As recently as 1880 English parents could mistreat their children with virtual impunity, for while statutes prohibited cruelty to animals, children in the home enjoyed no such protection. Children were considered the chattel of their parents, and interference with parental treatment of children was considered tantamount to an attack on private property.
This book analyzes the actions of certain voluntary organizations, notably the National Society for the Prevention of Cruelty to Children, in the battle against child abuse and neglect in England between 1870 and 1908. Because the NSPCC confronted a social ideology that held the family to be beyond the purview of state regulation, it sought to reshape public opinion as well as to police parental behavior. In pursing these twin goals, the NSPCC popularized the modern idea that there should be explicit limits on parental power, and secured passage of the first legislation designed to protect children in their own homes. Beyond shedding light on pressure group techniques and politics, this study helps to clarify Victorian attitudes toward poverty, the family, social class, and state interference.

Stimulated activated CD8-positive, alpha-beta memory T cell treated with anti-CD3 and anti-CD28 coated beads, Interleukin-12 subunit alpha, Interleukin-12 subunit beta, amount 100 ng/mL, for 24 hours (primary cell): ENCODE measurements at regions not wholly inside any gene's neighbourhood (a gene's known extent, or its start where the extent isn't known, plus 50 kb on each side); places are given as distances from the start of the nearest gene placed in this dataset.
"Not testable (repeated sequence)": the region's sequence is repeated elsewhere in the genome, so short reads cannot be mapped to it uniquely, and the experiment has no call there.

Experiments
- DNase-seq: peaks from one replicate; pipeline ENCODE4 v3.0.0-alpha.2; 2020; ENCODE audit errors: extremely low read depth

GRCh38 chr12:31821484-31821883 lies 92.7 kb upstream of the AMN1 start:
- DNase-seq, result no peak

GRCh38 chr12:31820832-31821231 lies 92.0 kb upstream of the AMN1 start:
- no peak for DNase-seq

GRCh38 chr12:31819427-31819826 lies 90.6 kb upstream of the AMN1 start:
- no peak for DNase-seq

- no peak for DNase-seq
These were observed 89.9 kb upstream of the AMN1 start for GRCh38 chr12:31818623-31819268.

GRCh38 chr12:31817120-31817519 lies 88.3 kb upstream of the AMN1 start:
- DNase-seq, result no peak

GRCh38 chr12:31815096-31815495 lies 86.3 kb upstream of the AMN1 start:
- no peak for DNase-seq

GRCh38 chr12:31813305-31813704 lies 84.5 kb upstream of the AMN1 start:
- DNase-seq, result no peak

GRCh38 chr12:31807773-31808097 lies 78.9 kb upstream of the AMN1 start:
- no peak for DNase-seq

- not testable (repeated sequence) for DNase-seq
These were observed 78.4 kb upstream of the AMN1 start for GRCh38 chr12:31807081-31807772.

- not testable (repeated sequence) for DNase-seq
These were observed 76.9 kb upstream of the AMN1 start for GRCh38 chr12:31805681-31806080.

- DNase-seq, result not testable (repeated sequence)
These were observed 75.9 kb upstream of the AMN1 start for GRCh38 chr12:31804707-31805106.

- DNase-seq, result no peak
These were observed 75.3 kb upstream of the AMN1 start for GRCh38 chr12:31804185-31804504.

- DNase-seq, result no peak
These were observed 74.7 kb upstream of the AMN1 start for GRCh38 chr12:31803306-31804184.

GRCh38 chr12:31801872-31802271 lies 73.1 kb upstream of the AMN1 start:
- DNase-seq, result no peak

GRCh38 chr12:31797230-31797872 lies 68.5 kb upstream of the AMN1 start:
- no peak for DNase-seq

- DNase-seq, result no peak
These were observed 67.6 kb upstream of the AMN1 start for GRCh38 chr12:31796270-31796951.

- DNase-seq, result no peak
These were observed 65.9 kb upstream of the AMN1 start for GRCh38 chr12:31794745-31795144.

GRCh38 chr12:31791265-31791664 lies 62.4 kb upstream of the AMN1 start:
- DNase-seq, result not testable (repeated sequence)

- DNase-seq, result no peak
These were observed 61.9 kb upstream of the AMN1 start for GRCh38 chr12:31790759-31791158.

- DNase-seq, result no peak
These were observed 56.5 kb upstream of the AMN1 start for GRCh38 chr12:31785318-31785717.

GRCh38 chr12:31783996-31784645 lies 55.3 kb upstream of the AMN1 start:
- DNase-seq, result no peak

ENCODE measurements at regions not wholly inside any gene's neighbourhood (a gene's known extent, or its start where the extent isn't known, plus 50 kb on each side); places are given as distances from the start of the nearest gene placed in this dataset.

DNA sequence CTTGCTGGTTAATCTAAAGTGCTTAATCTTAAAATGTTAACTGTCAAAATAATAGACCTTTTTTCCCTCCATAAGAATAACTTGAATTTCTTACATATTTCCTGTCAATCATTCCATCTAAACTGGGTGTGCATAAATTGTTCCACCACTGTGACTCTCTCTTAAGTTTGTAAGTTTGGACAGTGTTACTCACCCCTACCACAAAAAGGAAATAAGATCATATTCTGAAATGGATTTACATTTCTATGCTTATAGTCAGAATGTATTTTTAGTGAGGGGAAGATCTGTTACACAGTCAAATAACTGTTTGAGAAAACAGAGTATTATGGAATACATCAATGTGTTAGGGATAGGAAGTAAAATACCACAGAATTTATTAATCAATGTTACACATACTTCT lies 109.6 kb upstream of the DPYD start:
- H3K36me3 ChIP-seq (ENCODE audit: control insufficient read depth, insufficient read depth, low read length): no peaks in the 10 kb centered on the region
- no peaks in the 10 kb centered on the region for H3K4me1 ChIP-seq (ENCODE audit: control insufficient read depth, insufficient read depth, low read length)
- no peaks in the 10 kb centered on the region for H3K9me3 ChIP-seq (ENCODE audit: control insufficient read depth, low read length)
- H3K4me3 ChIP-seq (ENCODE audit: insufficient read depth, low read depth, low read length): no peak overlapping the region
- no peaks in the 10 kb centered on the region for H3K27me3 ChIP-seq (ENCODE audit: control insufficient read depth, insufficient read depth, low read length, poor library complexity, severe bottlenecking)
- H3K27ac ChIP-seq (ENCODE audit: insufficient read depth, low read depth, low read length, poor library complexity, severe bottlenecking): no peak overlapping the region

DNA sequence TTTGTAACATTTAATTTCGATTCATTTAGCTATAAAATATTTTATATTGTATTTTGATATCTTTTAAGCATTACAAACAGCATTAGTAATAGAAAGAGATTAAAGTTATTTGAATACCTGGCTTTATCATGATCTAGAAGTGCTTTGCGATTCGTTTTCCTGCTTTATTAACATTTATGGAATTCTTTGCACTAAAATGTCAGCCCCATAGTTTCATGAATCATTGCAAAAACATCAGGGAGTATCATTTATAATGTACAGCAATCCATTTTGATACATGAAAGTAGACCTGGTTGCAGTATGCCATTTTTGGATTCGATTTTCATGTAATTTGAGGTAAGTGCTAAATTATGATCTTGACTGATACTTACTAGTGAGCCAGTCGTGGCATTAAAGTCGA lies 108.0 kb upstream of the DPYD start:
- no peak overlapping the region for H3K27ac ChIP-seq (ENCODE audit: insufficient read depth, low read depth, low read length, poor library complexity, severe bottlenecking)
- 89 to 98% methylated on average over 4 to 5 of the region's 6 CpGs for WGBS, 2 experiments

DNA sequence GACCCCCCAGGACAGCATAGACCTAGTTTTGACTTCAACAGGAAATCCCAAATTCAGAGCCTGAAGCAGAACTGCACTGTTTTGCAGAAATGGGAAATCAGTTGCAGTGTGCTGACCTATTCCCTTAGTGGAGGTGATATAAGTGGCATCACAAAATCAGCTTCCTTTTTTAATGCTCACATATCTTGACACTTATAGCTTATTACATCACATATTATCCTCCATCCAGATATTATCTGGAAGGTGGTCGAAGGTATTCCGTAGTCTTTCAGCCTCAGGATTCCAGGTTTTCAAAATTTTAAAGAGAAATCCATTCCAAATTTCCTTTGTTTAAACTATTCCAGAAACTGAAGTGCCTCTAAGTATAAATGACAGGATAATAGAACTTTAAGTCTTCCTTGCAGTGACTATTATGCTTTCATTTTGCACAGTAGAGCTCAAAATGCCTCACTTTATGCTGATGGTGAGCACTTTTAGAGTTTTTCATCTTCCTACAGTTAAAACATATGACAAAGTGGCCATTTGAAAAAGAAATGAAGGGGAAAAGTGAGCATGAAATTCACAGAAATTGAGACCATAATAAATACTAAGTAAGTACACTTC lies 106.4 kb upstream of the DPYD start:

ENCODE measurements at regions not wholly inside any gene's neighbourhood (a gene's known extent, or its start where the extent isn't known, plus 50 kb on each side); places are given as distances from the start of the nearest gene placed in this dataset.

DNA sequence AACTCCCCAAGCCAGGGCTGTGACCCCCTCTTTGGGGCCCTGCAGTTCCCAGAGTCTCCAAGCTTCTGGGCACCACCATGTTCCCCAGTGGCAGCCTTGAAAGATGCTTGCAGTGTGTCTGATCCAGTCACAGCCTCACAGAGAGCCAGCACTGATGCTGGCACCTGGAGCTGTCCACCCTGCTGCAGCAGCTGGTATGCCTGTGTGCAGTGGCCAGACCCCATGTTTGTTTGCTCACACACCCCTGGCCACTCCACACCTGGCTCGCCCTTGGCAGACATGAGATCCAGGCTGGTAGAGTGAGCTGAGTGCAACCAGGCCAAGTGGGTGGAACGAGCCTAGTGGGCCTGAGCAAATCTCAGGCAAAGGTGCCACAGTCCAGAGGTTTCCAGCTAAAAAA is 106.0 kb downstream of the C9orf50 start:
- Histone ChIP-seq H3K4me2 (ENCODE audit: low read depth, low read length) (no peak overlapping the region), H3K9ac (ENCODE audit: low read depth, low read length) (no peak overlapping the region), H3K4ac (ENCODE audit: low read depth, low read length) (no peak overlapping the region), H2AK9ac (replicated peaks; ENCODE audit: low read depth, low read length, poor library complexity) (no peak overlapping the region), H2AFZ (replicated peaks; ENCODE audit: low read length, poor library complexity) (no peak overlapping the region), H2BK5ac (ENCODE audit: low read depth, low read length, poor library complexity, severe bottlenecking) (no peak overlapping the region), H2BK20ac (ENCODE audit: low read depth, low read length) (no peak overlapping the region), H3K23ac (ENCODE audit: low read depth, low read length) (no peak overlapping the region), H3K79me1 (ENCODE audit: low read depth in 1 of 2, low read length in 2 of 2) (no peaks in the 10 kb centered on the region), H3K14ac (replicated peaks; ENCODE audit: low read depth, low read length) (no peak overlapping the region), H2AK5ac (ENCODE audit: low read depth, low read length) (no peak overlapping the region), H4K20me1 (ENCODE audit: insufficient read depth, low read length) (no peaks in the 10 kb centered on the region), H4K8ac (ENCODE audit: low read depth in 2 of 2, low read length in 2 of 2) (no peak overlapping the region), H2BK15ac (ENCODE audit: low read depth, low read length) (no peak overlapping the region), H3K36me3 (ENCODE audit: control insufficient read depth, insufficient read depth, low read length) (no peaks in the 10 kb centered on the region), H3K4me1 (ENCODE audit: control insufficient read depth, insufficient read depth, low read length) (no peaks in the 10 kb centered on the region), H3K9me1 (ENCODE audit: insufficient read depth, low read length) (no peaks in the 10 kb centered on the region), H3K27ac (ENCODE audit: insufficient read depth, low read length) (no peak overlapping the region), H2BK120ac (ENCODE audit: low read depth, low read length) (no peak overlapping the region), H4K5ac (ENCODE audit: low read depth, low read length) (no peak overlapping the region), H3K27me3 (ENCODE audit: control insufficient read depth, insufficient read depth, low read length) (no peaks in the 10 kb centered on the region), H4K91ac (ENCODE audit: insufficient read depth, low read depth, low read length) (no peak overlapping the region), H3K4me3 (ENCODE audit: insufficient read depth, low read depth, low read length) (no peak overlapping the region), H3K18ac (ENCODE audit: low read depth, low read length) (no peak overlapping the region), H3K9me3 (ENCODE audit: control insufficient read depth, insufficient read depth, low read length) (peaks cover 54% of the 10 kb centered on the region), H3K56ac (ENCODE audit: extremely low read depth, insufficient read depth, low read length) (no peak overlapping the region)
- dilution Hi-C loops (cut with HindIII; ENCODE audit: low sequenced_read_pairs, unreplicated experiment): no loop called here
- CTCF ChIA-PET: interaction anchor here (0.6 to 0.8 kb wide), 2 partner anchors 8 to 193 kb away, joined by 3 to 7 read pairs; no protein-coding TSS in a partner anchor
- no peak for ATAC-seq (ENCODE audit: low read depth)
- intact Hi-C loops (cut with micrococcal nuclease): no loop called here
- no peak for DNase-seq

Winner of the Pacific Coast AHA prize for best first book